Energy industry's biggest shortage? Future executives.
With half the workforce expected to retire in the next decade and thinning ranks at the top, program targets young leaders.
After only a year at CenterPoint Energy, Shelley Daniel has big plans for her career. In 20 years, she sees herself in the company's executive management ranks; by the time she retires, CEO.
This recent college grad, in other words, is exactly what the energy industry is looking for - not just because she's highly motivated, but because she wants to remain in the business.
For years, energy analysts have been warning that their industry will run out of employees faster than it runs out of oil or gas. By some estimates, half the workforce will retire in the next 10 years. But the biggest need, they say, is to replenish the ranks of senior management.
"The need for an infusion of new talent is a real dilemma right now - especially for energy executives," says Gene Morrissy, a senior consultant at RHR International, an executive development firm based in Wood Dale, Ill. "And it's incumbent on them to make sure, once they find that talent, that they are training them for those senior roles."
To be sure, industries of all types face the same demographic squeeze as 79 million baby boomers begin to retire, leaving too many positions open for 48 million Generation Xers to fill. RHR reports that America's 500 largest companies anticipate losing half their senior management in the next five to six years.
But nowhere is the need more acute than in energy, where two decades of boom and bust led to multiple rounds of downsizing and pushed some of the industry's best prospects to find work in more stable sectors. The effects are noticeable.
"I was the tail end of a hiring boom and what follows behind me is a huge gap," says Mat Castaneda, General Electric's vice president and general manager for North America. He says his company is prepared to promote him, but it can't because it can't find anyone qualified to take his current position.
"You cannot exaggerate the magnitude of the problem," says Matthew Simmons, chairman of Simmons & Co., a Houston-based energy investment bank. The industry is incredibly complicated and manpower intensive. This summer, for instance, British Petroleum hired 13 different headhunters to find individuals with one or more of 450 different skills by the end of the year, he adds.
Indeed, just as important as finding new talent is keeping it. The downsizing of the 1990s cleaned out middle management and created little loyalty.
"Every time prices collapsed, the industry downsized again," Mr. Simmons says. "And the new recruits were always the first casualties of the downsizing."
After one or two layoffs, those recruits found steadier industries - and have not returned to the energy sector. In addition, the number of petroleum engineers graduating from US schools is nowhere near what the industry demands - to say nothing of the schools that have cut their programs altogether. Only 1,500 students are enrolled in petroleum-engineering programs this year, down 85 percent from 20 years ago, says Lane Sloan, chairman of the Global Energy Management Institute at the University of Houston and former CEO of Shell Chemical.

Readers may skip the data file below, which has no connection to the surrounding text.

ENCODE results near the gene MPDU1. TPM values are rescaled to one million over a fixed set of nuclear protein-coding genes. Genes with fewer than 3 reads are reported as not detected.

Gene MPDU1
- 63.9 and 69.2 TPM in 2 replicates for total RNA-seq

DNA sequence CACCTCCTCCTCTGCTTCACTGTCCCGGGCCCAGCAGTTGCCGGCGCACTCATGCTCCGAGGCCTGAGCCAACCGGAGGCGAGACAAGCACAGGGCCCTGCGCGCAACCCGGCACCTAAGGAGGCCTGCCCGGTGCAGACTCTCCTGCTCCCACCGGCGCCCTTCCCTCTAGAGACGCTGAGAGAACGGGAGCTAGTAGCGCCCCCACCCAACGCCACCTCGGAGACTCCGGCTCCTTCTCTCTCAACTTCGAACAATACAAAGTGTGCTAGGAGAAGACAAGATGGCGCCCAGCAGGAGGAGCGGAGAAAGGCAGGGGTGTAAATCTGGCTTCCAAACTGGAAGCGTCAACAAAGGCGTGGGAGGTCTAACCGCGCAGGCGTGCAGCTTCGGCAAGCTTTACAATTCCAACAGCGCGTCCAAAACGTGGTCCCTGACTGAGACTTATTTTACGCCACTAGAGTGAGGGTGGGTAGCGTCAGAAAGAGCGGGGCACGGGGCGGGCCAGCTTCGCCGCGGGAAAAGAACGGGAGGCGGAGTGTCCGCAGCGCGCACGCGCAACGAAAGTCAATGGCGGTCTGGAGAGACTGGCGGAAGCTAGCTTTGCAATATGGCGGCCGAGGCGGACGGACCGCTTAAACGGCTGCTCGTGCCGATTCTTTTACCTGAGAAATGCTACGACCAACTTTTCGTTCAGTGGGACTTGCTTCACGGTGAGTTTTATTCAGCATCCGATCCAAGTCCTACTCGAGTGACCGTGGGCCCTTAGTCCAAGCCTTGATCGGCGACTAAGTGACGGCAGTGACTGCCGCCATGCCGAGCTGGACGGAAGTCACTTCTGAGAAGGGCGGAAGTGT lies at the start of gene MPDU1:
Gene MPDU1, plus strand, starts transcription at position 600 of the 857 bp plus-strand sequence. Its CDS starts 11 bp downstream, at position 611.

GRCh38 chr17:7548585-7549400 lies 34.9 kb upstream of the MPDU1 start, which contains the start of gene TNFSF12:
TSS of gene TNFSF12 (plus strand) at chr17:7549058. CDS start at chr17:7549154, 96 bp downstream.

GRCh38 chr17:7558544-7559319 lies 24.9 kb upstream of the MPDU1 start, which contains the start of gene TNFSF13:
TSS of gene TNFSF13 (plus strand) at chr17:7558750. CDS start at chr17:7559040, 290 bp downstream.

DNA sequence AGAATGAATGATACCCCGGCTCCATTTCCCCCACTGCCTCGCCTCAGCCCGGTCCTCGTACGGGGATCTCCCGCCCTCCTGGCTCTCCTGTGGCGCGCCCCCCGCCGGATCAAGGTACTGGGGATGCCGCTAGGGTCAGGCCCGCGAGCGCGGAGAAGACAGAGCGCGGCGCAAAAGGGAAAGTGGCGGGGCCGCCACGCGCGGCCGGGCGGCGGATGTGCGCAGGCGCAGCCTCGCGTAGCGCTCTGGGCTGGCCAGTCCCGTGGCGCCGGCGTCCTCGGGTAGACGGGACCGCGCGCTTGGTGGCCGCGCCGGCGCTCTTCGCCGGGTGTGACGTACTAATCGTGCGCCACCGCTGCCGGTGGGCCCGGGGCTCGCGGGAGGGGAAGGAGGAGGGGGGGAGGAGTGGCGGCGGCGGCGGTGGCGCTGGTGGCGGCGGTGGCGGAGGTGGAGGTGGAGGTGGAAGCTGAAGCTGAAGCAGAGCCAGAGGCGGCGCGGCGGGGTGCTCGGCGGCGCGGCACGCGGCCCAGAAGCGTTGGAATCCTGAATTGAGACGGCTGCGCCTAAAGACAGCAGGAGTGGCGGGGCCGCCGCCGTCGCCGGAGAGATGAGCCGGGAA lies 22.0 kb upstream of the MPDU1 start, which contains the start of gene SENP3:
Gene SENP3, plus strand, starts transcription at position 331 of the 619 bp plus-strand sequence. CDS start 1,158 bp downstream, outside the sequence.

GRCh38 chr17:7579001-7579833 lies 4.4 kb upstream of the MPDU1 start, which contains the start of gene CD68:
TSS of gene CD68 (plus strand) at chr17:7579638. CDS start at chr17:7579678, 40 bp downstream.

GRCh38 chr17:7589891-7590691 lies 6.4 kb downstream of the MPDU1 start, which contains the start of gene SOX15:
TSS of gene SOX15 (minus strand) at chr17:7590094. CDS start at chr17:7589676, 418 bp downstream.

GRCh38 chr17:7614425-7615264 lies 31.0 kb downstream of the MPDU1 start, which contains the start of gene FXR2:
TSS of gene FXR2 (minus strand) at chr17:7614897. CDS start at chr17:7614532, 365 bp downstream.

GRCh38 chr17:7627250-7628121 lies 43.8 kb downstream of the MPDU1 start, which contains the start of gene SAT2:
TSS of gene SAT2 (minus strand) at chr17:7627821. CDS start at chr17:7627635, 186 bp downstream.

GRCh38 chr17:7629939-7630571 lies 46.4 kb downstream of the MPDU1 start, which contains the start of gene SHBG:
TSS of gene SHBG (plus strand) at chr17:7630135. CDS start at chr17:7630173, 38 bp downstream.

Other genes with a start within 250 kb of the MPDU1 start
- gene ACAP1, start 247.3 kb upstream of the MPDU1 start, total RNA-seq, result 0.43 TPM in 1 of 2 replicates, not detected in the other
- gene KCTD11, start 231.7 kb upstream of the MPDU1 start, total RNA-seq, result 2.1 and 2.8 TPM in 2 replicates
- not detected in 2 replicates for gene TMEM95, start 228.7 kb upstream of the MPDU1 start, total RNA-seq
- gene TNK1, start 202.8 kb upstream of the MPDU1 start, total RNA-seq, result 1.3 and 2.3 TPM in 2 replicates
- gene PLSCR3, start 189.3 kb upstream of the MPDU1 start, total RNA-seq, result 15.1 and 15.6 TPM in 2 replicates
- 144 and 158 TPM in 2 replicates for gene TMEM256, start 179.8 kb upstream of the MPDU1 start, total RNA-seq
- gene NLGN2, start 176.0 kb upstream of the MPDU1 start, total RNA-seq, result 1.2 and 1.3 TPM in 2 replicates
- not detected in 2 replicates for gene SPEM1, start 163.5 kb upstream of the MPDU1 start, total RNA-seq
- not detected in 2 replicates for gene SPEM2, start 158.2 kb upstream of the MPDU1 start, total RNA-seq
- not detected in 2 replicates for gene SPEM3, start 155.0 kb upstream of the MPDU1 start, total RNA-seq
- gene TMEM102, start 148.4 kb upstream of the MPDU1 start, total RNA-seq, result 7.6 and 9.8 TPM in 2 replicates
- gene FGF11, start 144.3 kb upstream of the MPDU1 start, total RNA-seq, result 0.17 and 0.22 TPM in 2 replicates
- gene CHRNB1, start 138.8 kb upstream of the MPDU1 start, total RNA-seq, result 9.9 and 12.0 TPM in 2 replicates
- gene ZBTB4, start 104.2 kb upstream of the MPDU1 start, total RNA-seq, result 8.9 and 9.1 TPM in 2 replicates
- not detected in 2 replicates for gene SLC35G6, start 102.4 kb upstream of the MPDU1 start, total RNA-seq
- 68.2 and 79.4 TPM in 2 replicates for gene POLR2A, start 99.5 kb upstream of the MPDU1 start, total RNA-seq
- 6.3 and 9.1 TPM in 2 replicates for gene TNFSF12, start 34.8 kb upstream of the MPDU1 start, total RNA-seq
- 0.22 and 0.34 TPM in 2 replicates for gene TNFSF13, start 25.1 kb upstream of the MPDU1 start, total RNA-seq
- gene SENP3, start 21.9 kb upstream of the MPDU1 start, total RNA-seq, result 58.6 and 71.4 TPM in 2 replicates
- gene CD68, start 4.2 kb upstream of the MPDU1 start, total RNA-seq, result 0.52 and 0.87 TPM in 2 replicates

Recognizing the shortfall of top-ranked talent, the university launched this year the nation's first energy-specific executive MBA. The program aims to take those with high potential and significant technical skill and teach them the management and finance skills to advance to senior levels.
"We're not focusing on middle management," says P. David Shields, associate dean for graduate and professional programs at the university's business school. "We're focusing on ... the top guys, the upper echelons."
The first Global Energy MBA class is small - 11 students total - and industry officials point out that it will produce only a fraction of the talent needed. Companies must also play a strong role in recruiting, training, and retaining, Simmons points out.
Still, interest in the university program is building as the word gets out. Ms. Daniel and Mr. Castaneda are enrolled. So is Johnny Ramirez, a marine charter scheduler for Shell Trading. He says his company is well aware of the problem and is putting a lot of emphasis on grooming future management within the company.
Seven years into his career, Mr. Ramirez says he plans on staying with Shell and would like to work his way up to chief financial officer.
The next generation of senior managers may also have to be more well rounded. "A lot of the leaders in the energy industry tend to be technical people who don't really have the acumen to talk to the public," says Lane Sloan, chairman of the university's Global Energy Management Institute and former Shell Chemical CEO. "And on top of that, the only time they're talking to the public is when there is some sort of crisis. They need to get out in front of these things."
The new energy MBA promises just that, which is what drew Kirsten Kennedy to the program. She has a background in geology, but needed a better understanding of the entire industry to move up in her career at Shell Pipeline Company.
"I lacked the finance side of things, the marketing side," she says, preparing for a quiz in oil and gas accounting. "There is such a push for hiring new people right now. I have to set myself apart from the others."